Breathing the Trinity

by Christine Sine

by David Pott

As a result of Richard Rohr’s teaching I suspect that many people around the
world are now using Yahweh as a breath prayer, breathing in on Yah and out
on weh. However I have found it helpful as I come into God’s presence to add
two more Hebrew words as breath prayers. They are the Hebrew name for
Jesus, Yeshua and the Hebrew word Ruach which is translated in the Bible as
wind and spirit and, appropriately in this context, also as breath. The
references to spirit apply to the human spirit but also to the Spirit of God.
So then we have these three Hebrew names for God – Yahweh (יהוה),
Yeshua (ַשועֵי) and Ruacḥ (רוח) that can all be used as breath prayers in this
way: Yah-weh, Ye-shua, Ru-ach. It is interesting that all three names have no
hard consonants and they are not very different from the sounds of breathing.

Sometimes I breathe each name three times and at other times I say the three
consecutively, again quite often three times. At other times I might focus for a
while on just one of the three. I use the names as breath prayers when I am
walking and they can go well with various exercises that assume a worshipful
posture, such as this one:

Kneel in front of a chair and place your hands on top of the front of the seat,
keeping your arms straight. Breathe in as you begin in an upright position,
then on the out breath, slide your arms forward to the back of the seat and
bend your knees to crouch so your head will be down near the front of the

I find that I sometimes use these breath prayers where previously I may have
said “In the name of the Father, and of the Son and of the Holy Spirit.” I find
using the Hebrew names feels like a closer connection to the roots of our faith
and especially when I think Jesus would understand all these words. In
referring to Father God, Jesus used both Abba and Yahweh and he would be
familiar with Isaiah 64:8, “O Lord (Yahweh), you are our Father.” With regard
to his own name, he would not have turned round if someone had called out
“Jesus” to him as he walked through Jerusalem or Galilee, but Yeshua he
certainly knew!

One of my favourite scriptures is John 14:23, “If anyone loves Me, he will keep
My word; and My Father will love him, and We will come to him and make Our
home with him.” I find that utterly astonishing, and for me using these breath
prayers of their names is an act of welcome and intimacy helping to increase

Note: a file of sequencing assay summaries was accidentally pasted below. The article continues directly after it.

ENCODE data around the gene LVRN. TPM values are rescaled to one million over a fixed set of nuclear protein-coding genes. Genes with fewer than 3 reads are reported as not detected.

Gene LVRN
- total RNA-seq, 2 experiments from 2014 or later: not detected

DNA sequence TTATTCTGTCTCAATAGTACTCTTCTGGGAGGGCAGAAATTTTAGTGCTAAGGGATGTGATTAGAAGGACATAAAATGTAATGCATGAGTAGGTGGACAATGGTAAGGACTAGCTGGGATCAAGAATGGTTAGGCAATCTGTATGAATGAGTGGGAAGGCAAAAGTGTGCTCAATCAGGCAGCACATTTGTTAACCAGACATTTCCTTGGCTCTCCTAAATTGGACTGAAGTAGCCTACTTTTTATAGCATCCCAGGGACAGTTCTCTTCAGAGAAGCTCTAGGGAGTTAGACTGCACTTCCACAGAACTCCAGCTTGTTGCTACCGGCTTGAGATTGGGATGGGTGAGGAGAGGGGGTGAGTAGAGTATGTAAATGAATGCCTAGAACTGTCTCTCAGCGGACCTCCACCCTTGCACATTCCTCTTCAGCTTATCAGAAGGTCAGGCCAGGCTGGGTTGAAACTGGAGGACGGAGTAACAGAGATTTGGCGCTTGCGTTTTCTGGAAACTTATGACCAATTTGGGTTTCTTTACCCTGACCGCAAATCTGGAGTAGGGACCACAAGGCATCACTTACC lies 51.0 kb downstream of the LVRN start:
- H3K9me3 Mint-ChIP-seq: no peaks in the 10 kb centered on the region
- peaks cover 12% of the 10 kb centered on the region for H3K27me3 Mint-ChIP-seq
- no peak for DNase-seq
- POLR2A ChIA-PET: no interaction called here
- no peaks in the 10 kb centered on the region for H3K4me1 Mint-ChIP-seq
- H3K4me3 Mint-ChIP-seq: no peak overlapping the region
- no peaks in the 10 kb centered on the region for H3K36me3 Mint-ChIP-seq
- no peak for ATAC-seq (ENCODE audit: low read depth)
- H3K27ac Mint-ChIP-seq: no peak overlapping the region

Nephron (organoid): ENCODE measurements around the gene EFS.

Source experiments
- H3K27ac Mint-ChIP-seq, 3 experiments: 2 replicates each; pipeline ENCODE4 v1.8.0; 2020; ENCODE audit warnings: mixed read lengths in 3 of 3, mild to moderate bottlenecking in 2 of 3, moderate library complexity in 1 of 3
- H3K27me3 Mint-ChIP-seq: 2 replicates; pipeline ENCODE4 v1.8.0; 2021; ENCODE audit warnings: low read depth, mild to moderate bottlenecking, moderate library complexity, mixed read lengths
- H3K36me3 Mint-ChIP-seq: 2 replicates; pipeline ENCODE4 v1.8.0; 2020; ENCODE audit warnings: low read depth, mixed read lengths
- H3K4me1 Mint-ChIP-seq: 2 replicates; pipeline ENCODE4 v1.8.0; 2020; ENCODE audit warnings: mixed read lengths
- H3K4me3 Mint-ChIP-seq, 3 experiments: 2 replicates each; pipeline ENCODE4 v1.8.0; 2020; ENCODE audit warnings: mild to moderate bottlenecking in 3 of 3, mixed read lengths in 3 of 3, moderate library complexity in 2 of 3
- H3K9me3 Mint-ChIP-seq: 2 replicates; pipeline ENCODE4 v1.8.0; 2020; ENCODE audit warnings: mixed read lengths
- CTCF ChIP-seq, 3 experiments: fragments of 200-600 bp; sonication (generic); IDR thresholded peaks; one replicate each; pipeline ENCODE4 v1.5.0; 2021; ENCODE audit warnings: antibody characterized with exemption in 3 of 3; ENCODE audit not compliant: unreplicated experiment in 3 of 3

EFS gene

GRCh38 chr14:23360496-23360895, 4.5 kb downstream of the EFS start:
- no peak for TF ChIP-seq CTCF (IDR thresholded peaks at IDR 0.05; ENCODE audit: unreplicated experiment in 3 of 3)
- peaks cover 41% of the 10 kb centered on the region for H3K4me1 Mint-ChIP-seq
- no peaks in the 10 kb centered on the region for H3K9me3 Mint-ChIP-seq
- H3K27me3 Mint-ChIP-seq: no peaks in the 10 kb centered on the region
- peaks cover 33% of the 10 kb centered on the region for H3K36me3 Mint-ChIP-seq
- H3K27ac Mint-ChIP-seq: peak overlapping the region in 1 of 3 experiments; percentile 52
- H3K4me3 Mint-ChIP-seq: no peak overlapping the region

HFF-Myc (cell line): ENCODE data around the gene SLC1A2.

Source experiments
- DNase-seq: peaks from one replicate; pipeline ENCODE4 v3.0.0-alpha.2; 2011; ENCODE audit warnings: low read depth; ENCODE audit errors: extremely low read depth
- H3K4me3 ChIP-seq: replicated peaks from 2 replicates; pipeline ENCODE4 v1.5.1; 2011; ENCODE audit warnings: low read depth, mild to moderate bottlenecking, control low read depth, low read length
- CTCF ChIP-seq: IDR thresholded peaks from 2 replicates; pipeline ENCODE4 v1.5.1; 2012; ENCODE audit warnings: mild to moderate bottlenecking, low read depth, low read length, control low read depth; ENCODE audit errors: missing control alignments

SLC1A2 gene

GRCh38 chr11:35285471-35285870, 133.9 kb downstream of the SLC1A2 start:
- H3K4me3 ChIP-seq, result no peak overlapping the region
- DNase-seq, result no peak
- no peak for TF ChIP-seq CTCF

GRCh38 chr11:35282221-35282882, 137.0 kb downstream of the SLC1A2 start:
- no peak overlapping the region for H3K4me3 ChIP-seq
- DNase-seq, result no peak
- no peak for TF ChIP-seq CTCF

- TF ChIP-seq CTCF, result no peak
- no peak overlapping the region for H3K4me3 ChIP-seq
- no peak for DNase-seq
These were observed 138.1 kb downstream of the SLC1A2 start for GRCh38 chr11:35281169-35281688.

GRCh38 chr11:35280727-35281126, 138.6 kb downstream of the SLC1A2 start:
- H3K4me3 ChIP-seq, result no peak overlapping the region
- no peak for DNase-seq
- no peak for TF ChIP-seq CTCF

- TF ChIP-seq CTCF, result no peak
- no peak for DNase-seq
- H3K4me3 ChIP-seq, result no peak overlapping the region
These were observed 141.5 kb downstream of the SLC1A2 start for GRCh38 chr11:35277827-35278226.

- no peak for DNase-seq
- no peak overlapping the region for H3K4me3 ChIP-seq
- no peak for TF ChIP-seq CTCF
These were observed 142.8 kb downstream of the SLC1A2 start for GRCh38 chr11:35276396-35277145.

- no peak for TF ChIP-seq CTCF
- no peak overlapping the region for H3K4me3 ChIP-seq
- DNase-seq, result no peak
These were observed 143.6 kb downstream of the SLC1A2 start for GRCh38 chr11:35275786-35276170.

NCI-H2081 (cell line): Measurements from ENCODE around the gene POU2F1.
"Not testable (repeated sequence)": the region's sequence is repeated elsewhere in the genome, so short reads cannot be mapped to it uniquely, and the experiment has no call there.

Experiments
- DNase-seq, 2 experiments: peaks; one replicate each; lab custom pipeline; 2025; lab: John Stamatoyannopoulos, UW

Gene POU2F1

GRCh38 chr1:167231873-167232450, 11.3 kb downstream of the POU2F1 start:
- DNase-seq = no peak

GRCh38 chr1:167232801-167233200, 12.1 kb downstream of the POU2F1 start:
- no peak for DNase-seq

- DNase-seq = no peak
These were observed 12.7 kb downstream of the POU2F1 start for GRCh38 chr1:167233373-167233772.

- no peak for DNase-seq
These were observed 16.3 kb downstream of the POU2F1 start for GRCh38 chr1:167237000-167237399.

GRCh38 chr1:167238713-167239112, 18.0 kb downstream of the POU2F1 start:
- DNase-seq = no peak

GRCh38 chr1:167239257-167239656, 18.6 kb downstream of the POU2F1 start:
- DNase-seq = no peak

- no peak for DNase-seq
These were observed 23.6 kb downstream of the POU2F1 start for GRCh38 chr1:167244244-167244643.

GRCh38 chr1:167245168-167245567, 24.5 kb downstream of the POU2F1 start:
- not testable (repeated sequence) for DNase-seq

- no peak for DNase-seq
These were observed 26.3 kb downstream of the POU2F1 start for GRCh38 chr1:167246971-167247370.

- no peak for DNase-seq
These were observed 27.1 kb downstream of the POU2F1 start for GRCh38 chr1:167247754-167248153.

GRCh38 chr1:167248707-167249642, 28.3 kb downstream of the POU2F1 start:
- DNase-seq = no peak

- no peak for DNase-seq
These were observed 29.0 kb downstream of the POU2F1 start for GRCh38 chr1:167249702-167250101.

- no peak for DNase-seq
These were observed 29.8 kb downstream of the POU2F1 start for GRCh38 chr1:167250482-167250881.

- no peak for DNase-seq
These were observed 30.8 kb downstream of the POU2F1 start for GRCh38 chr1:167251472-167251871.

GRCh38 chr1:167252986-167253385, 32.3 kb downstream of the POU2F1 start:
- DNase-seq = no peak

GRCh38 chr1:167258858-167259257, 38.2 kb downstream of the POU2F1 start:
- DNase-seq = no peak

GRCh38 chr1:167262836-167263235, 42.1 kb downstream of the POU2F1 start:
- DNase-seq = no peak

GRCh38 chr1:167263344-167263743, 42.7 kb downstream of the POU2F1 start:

the wonder of this indwelling.

 David Pott worked for ten years in drug rehabilitation centres and
detached youth work and then moved into teaching for 19 years. He was
head teacher of two independent schools. David is a keen naturalist and a
long distance walker. In 1997, he completed a 680 mile solo pilgrimage
from Iona to Canterbury called Peregrinatio 97 commemorating the
1400th anniversary of St Columba and St Augustine. He has led several
pilgrimages and walks with a reconciliation theme, such as the Offa’s Dyke
Torch March along the ancient boundary between England and Wales.
Between 2000 and 2007 David led the Lifeline Expedition and the March of
the Abolitionists – a series of reconciliation journeys in connection with the
legacy of the Trans-Atlantic slave trade which has received widespread
media attention. See and

David was involved in setting up the Two Saints Way, a pilgrimage route
between the cathedral cities of Chester and Lichfield which opened in
2012. See He published the full colour guide
book in November 2015. David is also the founder of Flag Up Scotland
Jamaica – see
Since moving to Bishop Auckland in January 2016, David has been
involved in assisting with initiatives in connection with the regeneration of
the area and he has also been developing pilgrimage routes to the shrine
of St Cuthbert at Durham Cathedral. See
David has been married to Pam since 1970 and their three children are all
married and they rejoice in nine grandchildren. Their son Joel was the lead
singer of the indie band Athlete and his song “Wires” won the Ivor Novello
award for the best contemporary song of 2006.

Whether you are praying the stations of the day, in need of resources for rest, hoping to spark joy and find wonder, or simply want to enjoy beautiful prayers, poetry, and art – our digital downloads section has many options! Christine Sine’s book Rest in the Moment is designed to help you find those pauses throughout the day. Praying through the hours or watches, you may find inspiration in our prayer cards set Prayers for the Day or Pause for the Day. You may find your curiosity piqued in the free poetry and art download Haiku Book of Hours. All this and more can be found in our shop!

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